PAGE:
Two Americas and Trump

In 2006, looking toward the presidential election of 2008, my top choice to lead the country was Mitt Romney.  At the time, he was serving as governor of Massachusetts.  Given his time in the private sector, where he made loads of money leading Bain Capital, his time successfully rescuing the 2002 Winter Olympics in Salt Lake City, and his time as governor, where he was gaining valuable experience as chief executive of a state, I felt he would be the best person to succeed President George W. Bush.

I had no knowledge as to whether he would actually run for president.  He struck me as a likely candidate for a number of reasons: he was a governor who seemed to be very ambitious (he waged an effective, if unsuccessful, challenge to Ted Kennedy in Massachusetts in the 1994 Senate election); he would be continuing a family tradition (his father, Governor George Romney of Michigan, ran for president 40 years earlier); and he just seemed to look the part.  I was for Mitt Romney before it was cool.

In January 2008, I drove from New Jersey to New Hampshire to help the Romney Campaign in Portsmouth a few days before the primary election.   I made telephone calls and knocked on doors.  Senator John McCain was gaining momentum in the state and we Romney supporters were doing what we could to get out the vote for Mitt.  He would lose the primary and, a few months later, the nomination to McCain.  The Senator would lose the general election in November.

In 2012, Romney managed to get the Republican nomination for president.  Unfortunately, Mitt would suffer the same fate as McCain in the November general election.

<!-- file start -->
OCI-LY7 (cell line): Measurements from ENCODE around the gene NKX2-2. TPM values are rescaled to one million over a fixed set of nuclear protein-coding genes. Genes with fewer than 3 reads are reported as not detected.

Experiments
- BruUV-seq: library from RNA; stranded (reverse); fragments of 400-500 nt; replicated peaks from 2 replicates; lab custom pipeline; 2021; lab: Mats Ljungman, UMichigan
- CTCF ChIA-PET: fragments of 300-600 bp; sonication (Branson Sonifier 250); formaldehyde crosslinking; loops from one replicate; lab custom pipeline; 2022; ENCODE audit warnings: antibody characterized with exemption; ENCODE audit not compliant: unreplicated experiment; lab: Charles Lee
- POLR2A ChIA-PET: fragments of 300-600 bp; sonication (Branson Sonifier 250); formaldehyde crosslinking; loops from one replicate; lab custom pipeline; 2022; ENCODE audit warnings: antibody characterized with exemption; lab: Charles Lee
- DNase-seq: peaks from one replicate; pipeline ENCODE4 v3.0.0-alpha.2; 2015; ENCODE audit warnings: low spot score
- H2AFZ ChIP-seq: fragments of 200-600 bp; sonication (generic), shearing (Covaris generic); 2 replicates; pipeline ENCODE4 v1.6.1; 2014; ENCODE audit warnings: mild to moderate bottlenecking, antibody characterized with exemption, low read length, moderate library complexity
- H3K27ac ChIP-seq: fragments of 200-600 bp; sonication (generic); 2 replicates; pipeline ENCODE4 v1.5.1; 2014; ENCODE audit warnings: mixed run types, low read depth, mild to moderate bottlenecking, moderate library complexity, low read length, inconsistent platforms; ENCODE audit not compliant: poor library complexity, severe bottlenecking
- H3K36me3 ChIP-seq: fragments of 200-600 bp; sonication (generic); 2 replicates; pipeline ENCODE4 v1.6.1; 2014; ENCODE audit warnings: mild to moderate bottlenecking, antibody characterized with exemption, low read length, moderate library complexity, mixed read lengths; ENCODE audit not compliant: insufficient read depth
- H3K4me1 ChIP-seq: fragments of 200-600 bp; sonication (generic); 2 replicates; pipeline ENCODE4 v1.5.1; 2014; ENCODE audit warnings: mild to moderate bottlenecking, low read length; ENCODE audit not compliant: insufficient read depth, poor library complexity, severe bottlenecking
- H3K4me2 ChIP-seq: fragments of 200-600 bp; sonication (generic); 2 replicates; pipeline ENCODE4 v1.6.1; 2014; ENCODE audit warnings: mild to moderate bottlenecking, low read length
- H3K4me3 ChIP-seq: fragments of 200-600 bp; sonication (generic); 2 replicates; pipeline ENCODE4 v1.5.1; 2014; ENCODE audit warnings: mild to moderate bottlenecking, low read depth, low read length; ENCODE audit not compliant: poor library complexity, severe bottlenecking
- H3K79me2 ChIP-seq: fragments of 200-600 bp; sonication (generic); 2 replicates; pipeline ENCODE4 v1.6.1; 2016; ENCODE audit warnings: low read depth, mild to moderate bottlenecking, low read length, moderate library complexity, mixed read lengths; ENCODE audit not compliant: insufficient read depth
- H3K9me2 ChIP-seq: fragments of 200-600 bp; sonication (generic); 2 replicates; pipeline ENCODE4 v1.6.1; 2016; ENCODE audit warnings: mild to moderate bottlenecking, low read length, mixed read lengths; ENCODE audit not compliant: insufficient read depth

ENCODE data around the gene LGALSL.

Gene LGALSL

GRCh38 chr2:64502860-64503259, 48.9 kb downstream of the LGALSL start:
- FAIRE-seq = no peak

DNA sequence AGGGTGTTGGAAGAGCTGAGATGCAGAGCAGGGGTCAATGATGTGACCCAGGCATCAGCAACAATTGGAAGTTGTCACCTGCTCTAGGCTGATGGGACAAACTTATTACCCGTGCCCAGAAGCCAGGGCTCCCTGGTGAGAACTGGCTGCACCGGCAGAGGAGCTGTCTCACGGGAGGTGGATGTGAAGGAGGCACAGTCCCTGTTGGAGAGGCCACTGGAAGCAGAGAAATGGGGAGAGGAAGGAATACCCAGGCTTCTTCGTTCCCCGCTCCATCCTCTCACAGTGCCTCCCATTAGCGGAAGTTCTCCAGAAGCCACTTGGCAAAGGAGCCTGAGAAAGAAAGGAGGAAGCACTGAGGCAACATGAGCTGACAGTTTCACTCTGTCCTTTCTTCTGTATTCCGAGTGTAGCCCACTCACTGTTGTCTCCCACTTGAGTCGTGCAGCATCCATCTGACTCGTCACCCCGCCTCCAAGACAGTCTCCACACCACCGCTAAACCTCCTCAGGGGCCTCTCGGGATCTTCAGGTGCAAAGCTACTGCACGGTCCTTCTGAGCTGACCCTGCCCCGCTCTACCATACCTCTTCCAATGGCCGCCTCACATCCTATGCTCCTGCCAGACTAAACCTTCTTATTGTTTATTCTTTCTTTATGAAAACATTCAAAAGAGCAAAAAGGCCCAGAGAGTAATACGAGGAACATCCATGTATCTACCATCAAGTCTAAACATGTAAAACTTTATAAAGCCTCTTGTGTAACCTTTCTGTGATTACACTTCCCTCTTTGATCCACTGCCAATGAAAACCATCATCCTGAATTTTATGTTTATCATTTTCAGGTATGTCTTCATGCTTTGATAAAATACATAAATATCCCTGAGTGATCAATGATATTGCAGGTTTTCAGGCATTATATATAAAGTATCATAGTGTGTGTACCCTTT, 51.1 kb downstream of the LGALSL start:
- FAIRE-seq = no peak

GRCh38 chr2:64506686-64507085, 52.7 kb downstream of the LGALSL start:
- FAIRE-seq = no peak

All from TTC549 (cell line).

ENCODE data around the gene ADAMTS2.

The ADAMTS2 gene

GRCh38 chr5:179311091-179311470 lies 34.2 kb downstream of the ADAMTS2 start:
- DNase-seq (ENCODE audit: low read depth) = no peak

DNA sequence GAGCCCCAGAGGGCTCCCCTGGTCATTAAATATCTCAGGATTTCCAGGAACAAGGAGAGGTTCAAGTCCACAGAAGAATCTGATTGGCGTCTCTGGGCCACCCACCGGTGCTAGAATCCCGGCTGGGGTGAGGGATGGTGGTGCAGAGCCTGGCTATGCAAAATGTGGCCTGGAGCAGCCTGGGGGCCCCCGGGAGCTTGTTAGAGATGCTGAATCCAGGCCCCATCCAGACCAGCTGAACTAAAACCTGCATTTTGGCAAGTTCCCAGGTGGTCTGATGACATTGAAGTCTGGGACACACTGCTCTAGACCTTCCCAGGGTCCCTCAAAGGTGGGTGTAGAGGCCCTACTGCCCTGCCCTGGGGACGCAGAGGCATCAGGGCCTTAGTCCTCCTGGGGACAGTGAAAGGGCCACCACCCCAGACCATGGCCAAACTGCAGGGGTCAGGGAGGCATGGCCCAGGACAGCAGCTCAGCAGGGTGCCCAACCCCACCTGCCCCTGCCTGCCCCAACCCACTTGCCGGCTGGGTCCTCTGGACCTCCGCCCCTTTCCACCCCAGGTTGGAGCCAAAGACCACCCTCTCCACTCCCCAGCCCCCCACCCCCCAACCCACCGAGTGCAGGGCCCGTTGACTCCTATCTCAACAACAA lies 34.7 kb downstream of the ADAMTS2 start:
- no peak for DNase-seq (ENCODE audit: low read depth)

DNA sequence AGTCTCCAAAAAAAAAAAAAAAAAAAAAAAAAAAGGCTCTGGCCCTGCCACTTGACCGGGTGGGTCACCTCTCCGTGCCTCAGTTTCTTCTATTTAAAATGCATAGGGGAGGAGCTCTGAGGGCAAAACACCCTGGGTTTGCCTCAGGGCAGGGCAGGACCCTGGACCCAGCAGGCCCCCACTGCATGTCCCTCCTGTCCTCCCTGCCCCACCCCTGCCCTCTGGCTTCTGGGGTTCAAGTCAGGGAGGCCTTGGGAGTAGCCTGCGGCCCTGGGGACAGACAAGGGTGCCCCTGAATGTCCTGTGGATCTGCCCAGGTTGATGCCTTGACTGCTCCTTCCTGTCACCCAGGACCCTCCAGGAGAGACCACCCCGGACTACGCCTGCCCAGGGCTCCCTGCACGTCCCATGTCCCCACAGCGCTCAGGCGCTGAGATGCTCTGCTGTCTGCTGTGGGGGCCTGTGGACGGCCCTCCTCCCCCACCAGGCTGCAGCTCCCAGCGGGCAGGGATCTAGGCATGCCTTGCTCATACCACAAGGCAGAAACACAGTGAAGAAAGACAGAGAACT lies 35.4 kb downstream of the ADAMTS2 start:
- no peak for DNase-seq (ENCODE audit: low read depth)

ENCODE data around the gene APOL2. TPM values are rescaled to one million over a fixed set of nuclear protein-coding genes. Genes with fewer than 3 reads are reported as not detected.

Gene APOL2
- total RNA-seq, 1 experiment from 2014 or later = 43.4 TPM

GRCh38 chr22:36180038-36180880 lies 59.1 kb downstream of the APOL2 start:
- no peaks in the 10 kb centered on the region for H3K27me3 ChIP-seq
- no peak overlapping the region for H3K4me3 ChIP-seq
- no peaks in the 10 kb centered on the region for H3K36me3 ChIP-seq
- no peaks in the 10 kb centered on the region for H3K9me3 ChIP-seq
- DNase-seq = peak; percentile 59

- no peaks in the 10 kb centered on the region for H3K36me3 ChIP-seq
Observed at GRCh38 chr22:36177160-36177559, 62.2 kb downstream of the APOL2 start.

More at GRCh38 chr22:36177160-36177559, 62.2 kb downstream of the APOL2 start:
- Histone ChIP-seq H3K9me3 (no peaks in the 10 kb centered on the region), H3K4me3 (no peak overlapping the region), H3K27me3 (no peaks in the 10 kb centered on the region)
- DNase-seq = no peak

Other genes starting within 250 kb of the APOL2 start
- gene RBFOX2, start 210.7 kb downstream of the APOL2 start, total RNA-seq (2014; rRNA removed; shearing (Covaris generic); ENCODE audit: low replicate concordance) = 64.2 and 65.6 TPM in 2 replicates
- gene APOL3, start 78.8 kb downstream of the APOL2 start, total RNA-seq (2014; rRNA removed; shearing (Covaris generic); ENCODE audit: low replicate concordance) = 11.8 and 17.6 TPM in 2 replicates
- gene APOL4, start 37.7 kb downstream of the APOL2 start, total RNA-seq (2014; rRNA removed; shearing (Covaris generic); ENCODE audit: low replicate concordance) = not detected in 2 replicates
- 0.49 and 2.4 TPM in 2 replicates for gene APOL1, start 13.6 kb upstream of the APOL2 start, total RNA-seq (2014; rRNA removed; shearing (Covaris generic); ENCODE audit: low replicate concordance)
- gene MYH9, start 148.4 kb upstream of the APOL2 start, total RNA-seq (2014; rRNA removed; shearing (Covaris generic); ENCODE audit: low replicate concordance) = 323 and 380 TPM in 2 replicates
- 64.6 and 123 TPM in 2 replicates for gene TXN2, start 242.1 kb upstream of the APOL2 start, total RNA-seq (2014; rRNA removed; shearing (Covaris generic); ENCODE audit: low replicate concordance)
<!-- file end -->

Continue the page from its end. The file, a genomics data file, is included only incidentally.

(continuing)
After waiting six long years for Mitt Romney to be elected President of the United States, it was depressing to see him go down in defeat, especially given my belief that Mitt was the more qualified candidate.  It was difficult for me to understand why so many Americans – an absolute majority – did not agree with me.

I share my Romney story because of the way many Americans react to President Donald Trump.

In the wake of the 2012 election, I had a few contentious discussions about the election results.  One of them sticks out in my mind.  I recall making the case that Romney’s track record of success (creating jobs in the private sector, turning around the troubled Winter Olympics, etc.) would be a real asset in a president.  My sparring partner did not see this at all.  He, like others I would speak to about the election, simply liked President Barack Obama.  Really liked.  It was no secret to anyone I knew that I did not share those feeling for Obama.  Still, if I felt Obama was doing a good job as president, I might not vote for him, but I would understand why others would.  I did not feel that Obama was doing a good job and had trouble processing why he was rewarded with a second term.

A few years later, something occurred to me that could, in part, explain the 2012 election, or at least my understanding of the outcome.

When I decide who to support for president, I want to know where the candidate stands on a variety of issues (taxes, immigration, the courts, reforming entitlements, etc.).  Some issues are more important than others but the candidate who is most aligned with my thinking is likely to get my backing.  Millions of Americans have a similar approach in selecting their favored candidate.  Millions of other Americans have a different approach.  Those Americans may also look for a candidate who generally agrees with them on a few issues.  However, a great deal of weight is given to other factors.  How the person speaks.  How the person looks.  Where the candidate went to school.  The race and/or sex of the candidate can matter a lot.  Where the person stands on social values.

Some of these and other similar considerations matter to me as well but I give them far less weight in my decision making.

Both types of Americans also give quite a bit of weight to political party, which serves as a kind of short hand in indicating values and policy positions.

In the case of Obama, his race was a net plus.  It was not the only thing that helped him cross the finish line though.  Unlike the speaking style of recent Republican presidents, he neither rambles or is syntactically-challenged.  He has calm demeanor.  He is in good condition and looks great in a suit.  He has a lovely family.  Obama is essentially America’s Prince William.